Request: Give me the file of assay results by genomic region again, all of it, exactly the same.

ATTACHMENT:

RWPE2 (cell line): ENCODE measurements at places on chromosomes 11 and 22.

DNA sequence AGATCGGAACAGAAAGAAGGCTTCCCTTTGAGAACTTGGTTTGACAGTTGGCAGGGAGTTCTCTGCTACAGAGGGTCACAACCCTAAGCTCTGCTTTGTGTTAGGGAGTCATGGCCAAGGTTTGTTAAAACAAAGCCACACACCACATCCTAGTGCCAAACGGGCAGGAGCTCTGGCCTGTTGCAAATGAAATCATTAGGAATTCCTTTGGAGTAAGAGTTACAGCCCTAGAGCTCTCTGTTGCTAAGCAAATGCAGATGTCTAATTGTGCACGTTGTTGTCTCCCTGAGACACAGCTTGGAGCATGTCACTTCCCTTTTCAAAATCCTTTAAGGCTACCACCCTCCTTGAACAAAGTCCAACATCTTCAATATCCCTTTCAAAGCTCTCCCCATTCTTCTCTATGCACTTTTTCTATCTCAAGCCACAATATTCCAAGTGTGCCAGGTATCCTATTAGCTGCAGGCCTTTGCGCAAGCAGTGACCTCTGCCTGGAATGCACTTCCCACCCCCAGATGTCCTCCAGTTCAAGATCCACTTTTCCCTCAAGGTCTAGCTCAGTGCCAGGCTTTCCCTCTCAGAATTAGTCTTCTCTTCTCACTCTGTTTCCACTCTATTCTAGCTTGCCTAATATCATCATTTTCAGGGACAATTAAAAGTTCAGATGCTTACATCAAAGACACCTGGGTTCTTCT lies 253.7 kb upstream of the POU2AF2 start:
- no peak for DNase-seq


RWPE2 (cell line): ENCODE measurements at places on chromosomes 11 and 22.

DNA sequence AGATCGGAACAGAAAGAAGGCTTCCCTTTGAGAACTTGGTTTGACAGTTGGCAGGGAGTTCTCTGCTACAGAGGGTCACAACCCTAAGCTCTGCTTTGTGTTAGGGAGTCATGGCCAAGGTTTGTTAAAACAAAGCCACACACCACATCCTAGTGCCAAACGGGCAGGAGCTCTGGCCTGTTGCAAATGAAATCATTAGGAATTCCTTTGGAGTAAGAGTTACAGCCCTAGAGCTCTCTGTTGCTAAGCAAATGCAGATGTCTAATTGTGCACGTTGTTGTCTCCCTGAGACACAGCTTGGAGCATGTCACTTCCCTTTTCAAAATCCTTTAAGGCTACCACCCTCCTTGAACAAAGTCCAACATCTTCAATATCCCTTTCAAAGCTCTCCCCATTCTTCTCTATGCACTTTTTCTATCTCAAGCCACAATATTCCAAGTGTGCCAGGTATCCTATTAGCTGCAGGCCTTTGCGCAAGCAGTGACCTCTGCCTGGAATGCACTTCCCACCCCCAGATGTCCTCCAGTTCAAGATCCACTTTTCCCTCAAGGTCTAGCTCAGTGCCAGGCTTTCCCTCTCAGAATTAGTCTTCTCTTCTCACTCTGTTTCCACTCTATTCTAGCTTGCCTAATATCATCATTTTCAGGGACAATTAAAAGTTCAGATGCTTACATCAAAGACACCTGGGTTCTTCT lies 253.7 kb upstream of the POU2AF2 start:
- no peak for DNase-seq